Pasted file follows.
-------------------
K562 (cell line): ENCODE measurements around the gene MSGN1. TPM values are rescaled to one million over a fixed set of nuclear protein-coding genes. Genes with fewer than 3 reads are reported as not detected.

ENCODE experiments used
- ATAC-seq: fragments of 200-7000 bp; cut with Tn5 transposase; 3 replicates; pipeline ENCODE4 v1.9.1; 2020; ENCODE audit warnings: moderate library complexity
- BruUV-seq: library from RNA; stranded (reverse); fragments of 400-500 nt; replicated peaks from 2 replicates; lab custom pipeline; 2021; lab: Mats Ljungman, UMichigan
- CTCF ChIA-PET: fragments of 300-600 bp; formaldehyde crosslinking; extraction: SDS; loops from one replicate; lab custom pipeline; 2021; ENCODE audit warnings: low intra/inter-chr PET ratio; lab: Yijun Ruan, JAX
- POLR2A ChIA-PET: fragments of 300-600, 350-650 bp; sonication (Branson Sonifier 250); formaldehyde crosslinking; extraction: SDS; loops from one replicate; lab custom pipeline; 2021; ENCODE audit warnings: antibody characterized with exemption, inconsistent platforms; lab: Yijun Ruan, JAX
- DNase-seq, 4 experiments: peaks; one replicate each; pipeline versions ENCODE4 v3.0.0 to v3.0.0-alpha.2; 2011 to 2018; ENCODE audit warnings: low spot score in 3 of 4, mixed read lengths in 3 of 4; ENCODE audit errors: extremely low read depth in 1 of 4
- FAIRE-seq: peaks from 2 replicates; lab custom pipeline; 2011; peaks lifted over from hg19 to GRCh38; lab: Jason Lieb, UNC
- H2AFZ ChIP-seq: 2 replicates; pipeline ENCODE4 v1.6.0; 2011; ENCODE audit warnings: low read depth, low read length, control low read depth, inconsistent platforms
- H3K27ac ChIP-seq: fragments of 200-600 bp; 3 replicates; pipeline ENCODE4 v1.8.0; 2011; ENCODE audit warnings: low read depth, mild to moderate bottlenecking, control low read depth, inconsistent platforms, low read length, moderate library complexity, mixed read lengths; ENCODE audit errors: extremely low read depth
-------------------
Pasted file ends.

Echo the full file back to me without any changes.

K562 (cell line): ENCODE measurements around the gene MSGN1. TPM values are rescaled to one million over a fixed set of nuclear protein-coding genes. Genes with fewer than 3 reads are reported as not detected.

ENCODE experiments used
- ATAC-seq: fragments of 200-7000 bp; cut with Tn5 transposase; 3 replicates; pipeline ENCODE4 v1.9.1; 2020; ENCODE audit warnings: moderate library complexity
- BruUV-seq: library from RNA; stranded (reverse); fragments of 400-500 nt; replicated peaks from 2 replicates; lab custom pipeline; 2021; lab: Mats Ljungman, UMichigan
- CTCF ChIA-PET: fragments of 300-600 bp; formaldehyde crosslinking; extraction: SDS; loops from one replicate; lab custom pipeline; 2021; ENCODE audit warnings: low intra/inter-chr PET ratio; lab: Yijun Ruan, JAX
- POLR2A ChIA-PET: fragments of 300-600, 350-650 bp; sonication (Branson Sonifier 250); formaldehyde crosslinking; extraction: SDS; loops from one replicate; lab custom pipeline; 2021; ENCODE audit warnings: antibody characterized with exemption, inconsistent platforms; lab: Yijun Ruan, JAX
- DNase-seq, 4 experiments: peaks; one replicate each; pipeline versions ENCODE4 v3.0.0 to v3.0.0-alpha.2; 2011 to 2018; ENCODE audit warnings: low spot score in 3 of 4, mixed read lengths in 3 of 4; ENCODE audit errors: extremely low read depth in 1 of 4
- FAIRE-seq: peaks from 2 replicates; lab custom pipeline; 2011; peaks lifted over from hg19 to GRCh38; lab: Jason Lieb, UNC
- H2AFZ ChIP-seq: 2 replicates; pipeline ENCODE4 v1.6.0; 2011; ENCODE audit warnings: low read depth, low read length, control low read depth, inconsistent platforms
- H3K27ac ChIP-seq: fragments of 200-600 bp; 3 replicates; pipeline ENCODE4 v1.8.0; 2011; ENCODE audit warnings: low read depth, mild to moderate bottlenecking, control low read depth, inconsistent platforms, low read length, moderate library complexity, mixed read lengths; ENCODE audit errors: extremely low read depth